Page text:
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AT&T Lets Users Avoid Broadband Caps...If They Use AT&T's Own Streaming Service

So we've long noted how broadband usage caps on fixed-line broadband connections are bullshit. While ISPs used to insist that such limits were necessary to manage "congestion," they've long since been forced to back off those justifications after analysis and their own internal documents showed this wasn't true. For giants like AT&T and Comcast, monthly broadband caps serve two purposes: one, they provide flimsy cover allowing ISPs to further raise rates on what are already some of the highest prices for broadband in the developed world. Two, they can be used anti-competitively to give themselves an unfair advantage.

Case in point: ISPs will often exempt their own services from these limits while still penalizing competitors like Netflix, something the former Wheeler FCC was just starting to crack down on as an anti-competitive practice before Trump and Ajit Pai rose to power. And this week, AT&T took another step toward using usage caps as a weapon when it began informing its broadband customers that they won't face usage caps -- if they're willing to subscribe to AT&T's own streaming services:

"[AT&T] is emailing their broadband customers to alert them they now qualify for unlimited internet access because they also happen to subscribe to DirecTV Now, AT&T’s streaming service targeting cord cutters...AT&T normally charges customers an extra $30 a month to remove their 1,000 GB data cap.

In other words, use Netflix's service? Get penalized and pay more. Use our own? Avoid any penalties. It's ironic, given I'd just written a piece over at The Verge this week highlighting most of the dirty tricks AT&T was likely to use as it slowly takes advantage of the death of net neutrality rules and the general lack of adult oversight at the FCC. Users in several online forums have confirmed the move. AT&T confirmed to me that this was a new policy, but wouldn't speak publicly on the record about it for what should probably be obvious reasons.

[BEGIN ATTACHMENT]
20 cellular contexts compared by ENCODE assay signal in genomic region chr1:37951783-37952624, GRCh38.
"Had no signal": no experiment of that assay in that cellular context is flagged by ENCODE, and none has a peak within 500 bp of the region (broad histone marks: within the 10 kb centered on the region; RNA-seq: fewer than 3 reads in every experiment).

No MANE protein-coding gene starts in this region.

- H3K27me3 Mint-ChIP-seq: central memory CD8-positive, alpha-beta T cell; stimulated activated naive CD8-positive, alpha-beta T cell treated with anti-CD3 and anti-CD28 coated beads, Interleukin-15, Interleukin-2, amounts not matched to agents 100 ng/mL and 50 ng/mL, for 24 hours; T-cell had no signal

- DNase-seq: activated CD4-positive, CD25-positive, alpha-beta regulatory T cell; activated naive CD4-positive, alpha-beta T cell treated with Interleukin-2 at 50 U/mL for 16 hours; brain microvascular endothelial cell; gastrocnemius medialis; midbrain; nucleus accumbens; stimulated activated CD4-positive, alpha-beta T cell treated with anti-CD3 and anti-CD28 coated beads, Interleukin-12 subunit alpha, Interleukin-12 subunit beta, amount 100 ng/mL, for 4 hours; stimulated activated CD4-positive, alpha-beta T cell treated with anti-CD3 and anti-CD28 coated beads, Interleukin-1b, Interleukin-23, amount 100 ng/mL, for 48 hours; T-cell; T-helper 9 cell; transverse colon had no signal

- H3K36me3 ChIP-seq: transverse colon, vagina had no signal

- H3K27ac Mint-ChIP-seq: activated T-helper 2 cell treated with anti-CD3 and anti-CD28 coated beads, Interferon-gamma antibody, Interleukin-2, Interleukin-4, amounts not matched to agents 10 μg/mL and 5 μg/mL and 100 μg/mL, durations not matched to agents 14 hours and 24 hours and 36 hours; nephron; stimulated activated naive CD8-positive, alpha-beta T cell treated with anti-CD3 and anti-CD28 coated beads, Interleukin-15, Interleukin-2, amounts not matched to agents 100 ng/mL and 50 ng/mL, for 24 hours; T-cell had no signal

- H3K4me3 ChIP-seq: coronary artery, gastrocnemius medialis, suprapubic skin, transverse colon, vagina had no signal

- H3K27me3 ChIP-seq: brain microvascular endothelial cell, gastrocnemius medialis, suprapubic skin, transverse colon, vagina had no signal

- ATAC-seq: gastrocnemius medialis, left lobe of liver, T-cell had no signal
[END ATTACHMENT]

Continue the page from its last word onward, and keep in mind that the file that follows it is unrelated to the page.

To clarify, AT&T applies a terabyte cap on most of its fixed-line broadband connections. Users can then pay AT&T an additional $30 per month to avoid this unnecessary limit. Previously, AT&T removed this cap if you bundled the company's traditional TV services. Now, it's removing the caps for free if you bundle AT&T's own streaming service, giving AT&T a pretty obvious leg up on competitors like Amazon, Netflix, or smaller streaming operators. And while many argue that a terabyte is generous, that ignores the fact these limits are unnecessary in the first place, or that these limits will start to feel tight once 4K streaming truly takes off.

Since there's limited competition in broadband, consumers who don't like these kinds of arbitrary limits and anti-competitive gamesmanship usually have no alternative ISPs to choose from. And of course that's always been the whole point: ISPs want to abuse a lack of competition to use their role as network operators to drive up rates and hamstring competitors. This agenda has always been painfully obvious; part of the reason informed consumers found the Ajit Pai FCC's attacks on net neutrality rules so myopic and obnoxious.

Given the FCC's landmark net neutrality vote just passed its one-year anniversary, I've seen more than a few dumb hot takes suggesting that because the internet didn't completely fall apart in the last year, the rules must not have meant much. But that (usually intentionally) ignores that most ISPs are trying hard to behave given next February's looming court challenge. It also ignores the fact that violations of net neutrality have always been a "death by a thousand cuts" sort of affair, where we increasingly say yes to tighter and tighter restrictions and idiotic anti-competitive caveats, only realizing what we've given up once it's too late.

Picture yourself, the consumer, as the frog in the boiling frog fable.

First the public gets used to unnecessary usage caps and overage fees. Then, the public gets used to usage caps only applying to ISP competitors. From there, you accept additional unnecessary restrictions like HD video not working properly on your "unlimited" data plan unless you pony up more cash. Individually it's pretty easy to dismiss these moves one at a time (and many clearly do), but it shouldn't be hard to see that eventually, you wind up with a decidedly tilted playing field, made worse by an Ajit Pai FCC whose interests pretty clearly exclusively rests with helping these entrenched mono/duopolies make more money, not consumer welfare, sustaining competition, or protecting the health of the internet.

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